From an early age, Americans can cultivate a world perspective where they exist in a bubble. This bubble is defensive in that it shields us from being affected by outside forces and influences, but it is also an inward way of existing. Nothing outside of my bubble should affect me, not my thinking, the way I act and conduct myself, or the way I feel. We see this bubble braininess in statements people make like, “I don’t pay attention to world news. I live in America.” Or the ever popular “What do I care?” The bane of my personal existence: “That doesn’t affect me.”
We live in an interconnected world, as interconnected people. No one is an island, and singing the Simon & Garfunkel song won’t make it so. Our culture of global humanity is such that what happens across the ocean can impact us here. We have intertwining economies. Philosophy and the flow of thought can travel where we ourselves will never set foot and ignite other thoughts and be a catalyst for action. That is exactly what happened when a colonist in the New World read thoughts put to paper by an Englishman, John Locke, who conceptualized the idea of the social contract and personal liberty. That colonist was Thomas Jefferson and he was affected by the writings of John Locke; he internalized them and produced the Declaration of Independence which definitely affects you if you’re a citizen of the United States. This is just one secular example.
I think about all those times I encounter someone who is living in a bubble. They just don’t want to be impacted, maybe they don’t want to be bothered with anyone else. There’s nothing worse than seeing it in the Church. Someone will become passionate about an idea for mission, a way to serve others, and you can just sense the impenetrable bubble at work when another person all too quickly shoots down their idea with statements like “We can’t do that now. We have other things we’re doing. That’s not our responsibility.” Somewhere I am convinced that Christ shakes his head. He came to show us a light in the darkness. To reveal a new way of living, a new way of being. He came to burst our bubble.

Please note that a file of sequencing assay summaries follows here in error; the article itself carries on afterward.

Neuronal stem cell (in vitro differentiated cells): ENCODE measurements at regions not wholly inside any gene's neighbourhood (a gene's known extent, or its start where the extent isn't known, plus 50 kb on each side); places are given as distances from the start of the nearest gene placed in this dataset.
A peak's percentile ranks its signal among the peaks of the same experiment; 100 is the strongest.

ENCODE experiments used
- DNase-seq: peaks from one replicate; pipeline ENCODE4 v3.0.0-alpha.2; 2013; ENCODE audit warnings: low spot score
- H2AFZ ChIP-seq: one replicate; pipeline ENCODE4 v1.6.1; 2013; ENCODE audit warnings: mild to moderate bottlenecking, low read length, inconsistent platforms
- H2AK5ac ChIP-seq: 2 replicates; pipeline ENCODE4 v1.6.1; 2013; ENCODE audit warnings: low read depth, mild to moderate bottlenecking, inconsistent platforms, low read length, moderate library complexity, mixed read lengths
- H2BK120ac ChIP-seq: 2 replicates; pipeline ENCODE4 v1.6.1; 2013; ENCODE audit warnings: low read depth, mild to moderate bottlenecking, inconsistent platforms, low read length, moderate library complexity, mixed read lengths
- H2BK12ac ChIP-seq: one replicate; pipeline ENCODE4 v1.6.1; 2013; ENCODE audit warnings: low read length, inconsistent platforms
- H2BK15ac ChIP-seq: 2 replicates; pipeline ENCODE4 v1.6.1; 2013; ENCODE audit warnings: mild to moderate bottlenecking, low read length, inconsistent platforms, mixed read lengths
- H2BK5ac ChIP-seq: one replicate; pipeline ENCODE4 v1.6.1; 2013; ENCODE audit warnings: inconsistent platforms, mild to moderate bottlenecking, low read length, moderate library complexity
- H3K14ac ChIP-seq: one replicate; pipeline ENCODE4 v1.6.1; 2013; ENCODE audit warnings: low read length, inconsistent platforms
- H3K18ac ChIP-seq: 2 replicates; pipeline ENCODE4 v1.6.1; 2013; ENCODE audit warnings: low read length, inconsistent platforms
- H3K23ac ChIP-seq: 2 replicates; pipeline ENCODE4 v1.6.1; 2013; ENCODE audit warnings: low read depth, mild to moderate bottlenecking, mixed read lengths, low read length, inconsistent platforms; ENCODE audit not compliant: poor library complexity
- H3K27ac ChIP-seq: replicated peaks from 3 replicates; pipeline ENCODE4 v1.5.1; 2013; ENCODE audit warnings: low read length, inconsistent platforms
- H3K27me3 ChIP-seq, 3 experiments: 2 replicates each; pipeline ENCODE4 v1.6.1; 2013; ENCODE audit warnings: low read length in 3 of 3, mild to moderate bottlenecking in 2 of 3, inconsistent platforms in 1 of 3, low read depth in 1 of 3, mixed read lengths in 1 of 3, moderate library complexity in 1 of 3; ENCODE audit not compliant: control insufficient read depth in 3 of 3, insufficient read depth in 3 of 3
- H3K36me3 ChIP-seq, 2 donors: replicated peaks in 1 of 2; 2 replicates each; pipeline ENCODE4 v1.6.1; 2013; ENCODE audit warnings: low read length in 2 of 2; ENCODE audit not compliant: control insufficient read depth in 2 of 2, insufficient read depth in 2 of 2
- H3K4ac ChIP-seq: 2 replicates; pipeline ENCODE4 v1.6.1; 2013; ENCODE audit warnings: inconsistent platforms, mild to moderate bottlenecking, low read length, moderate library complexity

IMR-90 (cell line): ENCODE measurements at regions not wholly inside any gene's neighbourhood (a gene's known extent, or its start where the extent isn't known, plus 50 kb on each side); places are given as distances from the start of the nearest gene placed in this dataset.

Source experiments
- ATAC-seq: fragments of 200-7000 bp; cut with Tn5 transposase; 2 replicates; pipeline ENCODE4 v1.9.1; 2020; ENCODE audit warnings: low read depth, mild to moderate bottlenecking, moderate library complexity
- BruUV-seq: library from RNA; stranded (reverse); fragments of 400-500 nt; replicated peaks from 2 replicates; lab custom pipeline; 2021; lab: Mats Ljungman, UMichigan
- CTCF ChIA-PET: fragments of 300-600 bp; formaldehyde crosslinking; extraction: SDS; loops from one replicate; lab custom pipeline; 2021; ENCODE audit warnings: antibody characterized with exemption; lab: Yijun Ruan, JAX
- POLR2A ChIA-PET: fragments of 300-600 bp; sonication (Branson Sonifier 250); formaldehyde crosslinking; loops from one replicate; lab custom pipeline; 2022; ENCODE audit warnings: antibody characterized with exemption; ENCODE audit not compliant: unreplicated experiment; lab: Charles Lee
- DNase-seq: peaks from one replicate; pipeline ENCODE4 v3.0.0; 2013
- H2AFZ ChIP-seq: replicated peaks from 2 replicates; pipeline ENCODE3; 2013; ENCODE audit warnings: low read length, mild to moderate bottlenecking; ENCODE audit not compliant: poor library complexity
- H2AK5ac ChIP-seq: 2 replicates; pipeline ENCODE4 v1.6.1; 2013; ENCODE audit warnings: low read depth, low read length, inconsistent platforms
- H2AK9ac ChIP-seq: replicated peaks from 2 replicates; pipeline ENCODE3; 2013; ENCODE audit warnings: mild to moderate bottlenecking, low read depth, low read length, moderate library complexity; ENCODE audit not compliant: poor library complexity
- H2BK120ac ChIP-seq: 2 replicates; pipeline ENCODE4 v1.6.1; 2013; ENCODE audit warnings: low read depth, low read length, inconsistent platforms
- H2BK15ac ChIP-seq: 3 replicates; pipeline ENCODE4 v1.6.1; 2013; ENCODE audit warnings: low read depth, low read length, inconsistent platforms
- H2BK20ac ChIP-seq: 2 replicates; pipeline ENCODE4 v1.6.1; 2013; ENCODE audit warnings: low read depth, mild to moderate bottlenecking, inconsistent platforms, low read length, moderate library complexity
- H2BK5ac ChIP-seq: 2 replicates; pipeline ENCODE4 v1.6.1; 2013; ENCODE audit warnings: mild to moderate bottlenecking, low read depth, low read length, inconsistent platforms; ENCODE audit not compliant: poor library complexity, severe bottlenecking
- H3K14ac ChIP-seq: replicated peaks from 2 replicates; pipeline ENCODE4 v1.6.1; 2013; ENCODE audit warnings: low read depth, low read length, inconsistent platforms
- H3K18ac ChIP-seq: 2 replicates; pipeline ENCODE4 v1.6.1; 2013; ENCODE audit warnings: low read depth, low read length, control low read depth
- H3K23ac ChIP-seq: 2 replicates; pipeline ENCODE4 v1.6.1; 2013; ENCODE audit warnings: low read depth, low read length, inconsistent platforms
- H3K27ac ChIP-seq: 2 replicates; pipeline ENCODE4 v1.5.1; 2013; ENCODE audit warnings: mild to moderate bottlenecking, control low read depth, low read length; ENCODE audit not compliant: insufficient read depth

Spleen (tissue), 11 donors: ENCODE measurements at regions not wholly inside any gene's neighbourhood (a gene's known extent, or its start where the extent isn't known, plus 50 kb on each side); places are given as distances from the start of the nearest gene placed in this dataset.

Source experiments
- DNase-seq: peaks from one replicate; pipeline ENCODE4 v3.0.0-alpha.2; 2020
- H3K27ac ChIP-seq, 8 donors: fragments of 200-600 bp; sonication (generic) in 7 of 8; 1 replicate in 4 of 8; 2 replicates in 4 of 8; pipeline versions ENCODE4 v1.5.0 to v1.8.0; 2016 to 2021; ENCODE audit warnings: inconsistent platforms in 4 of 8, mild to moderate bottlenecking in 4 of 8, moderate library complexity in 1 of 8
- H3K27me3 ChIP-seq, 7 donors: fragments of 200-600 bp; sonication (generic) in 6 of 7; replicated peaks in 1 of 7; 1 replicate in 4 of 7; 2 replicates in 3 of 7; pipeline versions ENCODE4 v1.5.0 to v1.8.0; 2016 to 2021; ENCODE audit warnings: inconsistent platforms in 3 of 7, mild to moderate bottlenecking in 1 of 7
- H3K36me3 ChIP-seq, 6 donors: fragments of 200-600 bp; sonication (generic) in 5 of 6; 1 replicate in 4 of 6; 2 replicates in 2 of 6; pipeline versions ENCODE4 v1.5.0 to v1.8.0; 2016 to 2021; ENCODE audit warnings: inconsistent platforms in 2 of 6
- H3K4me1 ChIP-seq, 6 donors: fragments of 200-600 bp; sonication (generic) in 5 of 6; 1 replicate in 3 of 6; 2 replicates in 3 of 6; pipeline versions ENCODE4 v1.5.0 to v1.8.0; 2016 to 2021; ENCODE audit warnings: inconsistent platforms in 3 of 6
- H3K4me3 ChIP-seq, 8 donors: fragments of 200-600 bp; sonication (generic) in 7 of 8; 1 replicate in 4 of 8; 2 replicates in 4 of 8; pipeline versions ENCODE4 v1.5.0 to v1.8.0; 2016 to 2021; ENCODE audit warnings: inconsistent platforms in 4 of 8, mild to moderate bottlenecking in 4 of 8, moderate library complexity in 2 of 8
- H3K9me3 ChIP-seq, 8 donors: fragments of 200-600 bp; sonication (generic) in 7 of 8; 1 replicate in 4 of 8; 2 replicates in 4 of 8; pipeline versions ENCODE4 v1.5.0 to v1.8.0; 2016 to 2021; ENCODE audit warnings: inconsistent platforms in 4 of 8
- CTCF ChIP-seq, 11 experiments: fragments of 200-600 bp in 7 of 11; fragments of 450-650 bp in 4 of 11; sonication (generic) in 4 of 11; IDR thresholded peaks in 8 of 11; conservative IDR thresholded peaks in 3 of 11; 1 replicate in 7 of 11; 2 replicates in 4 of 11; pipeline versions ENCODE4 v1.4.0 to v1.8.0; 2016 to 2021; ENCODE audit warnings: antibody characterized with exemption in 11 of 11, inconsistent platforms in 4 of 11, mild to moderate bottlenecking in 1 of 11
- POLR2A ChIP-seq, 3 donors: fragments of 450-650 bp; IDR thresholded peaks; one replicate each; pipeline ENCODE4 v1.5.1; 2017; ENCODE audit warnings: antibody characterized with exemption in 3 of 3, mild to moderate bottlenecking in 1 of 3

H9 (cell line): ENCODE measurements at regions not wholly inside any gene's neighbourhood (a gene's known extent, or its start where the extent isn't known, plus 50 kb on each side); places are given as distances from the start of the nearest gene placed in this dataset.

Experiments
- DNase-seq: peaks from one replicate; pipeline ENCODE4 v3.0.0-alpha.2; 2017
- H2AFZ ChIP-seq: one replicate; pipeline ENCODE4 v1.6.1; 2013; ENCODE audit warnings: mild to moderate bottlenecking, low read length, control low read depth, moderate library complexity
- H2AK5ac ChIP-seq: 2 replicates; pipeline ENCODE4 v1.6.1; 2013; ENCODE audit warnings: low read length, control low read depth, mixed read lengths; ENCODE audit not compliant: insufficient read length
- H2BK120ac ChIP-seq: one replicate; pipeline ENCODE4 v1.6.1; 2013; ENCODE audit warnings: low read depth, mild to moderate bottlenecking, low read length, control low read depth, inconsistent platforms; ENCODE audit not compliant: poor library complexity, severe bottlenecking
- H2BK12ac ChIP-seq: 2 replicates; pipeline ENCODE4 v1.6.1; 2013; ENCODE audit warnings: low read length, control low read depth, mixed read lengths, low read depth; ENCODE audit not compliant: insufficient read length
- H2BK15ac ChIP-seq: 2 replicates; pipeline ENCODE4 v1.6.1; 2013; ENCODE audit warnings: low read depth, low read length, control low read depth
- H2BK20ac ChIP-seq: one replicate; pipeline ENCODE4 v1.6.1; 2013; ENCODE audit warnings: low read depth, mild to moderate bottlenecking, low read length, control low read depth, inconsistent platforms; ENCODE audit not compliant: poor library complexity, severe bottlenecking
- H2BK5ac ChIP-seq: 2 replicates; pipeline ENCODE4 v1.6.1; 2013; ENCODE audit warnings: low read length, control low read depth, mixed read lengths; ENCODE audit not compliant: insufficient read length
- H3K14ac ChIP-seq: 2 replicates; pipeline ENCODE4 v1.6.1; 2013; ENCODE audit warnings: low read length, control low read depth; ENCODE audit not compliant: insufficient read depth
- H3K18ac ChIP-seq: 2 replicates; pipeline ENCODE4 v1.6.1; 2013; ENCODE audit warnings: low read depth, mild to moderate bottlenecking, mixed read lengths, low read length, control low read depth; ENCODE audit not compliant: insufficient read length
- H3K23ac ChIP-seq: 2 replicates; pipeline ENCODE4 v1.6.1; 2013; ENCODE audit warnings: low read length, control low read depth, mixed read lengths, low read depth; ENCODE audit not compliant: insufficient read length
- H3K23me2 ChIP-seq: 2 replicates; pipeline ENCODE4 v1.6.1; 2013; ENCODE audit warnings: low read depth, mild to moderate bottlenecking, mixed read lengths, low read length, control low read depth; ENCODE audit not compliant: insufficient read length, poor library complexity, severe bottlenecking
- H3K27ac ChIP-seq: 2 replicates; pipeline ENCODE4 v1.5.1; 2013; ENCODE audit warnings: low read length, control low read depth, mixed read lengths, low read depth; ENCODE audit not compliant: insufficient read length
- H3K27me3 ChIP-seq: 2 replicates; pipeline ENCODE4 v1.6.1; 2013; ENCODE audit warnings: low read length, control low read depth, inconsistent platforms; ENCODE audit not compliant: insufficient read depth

(Image courtesy of blogs.seattleweekly.com)
Christ doesn’t burst bubbles with his fingers, or his words. He does it with the thorns on the crown he was forced to wear when he died for us. That crown is the symbol of the burden he undertook for me and you, all of us. Our actions, our sins, all that would have otherwise kept us from being with God, Christ willingly wore as his own. The crown was made and placed on his head by human hands, meant to mock his title as King of the Jews. Those thorns dug into his flesh, made him bleed, but it was not he who deserved to bleed for those sins. It should have been us. That’s how great the grace of God is, that God would be willing to bear our sins and die to reconcile us to him. The thorns that rested against Christ’s flesh caused him pain, yet the ones directly outward serve to burst our bubbles. Our lives, our existence does affect others. It certainly affected Christ long before our hearts first beat and we took our first breath of air. We can sit within the safe confines of our bubbles and tell ourselves at we don’t affect others and they don’t affect us, but we’re just lying to ourselves. We can even go so far as to deny that God affects us and that our refusal to be in relationship with God does not affect God. Delusion has its comforts. Then I look at this:
(Image by Rev. Sarah Wastella)
I actually pricked my finger on that crown when I took it out. I didn’t bleed, but it hurt. In order to be healed, I have to recognize that I am hurt. In order to be reconciled to God, I have to realize that I have been separated from God by my sin. In order to be who God is calling me to be, I have to realize that it means being with others and sharing a new existence with them. It is only inevitable to realize that I will affect them and they will, in turn, affect me. I could stay in my bubble, hurt, broken, and ignorant. Or I could let Christ break me free to be healed, reconciled, and enlightened. I don’t have to bleed for this. Christ already did that. I just have to live.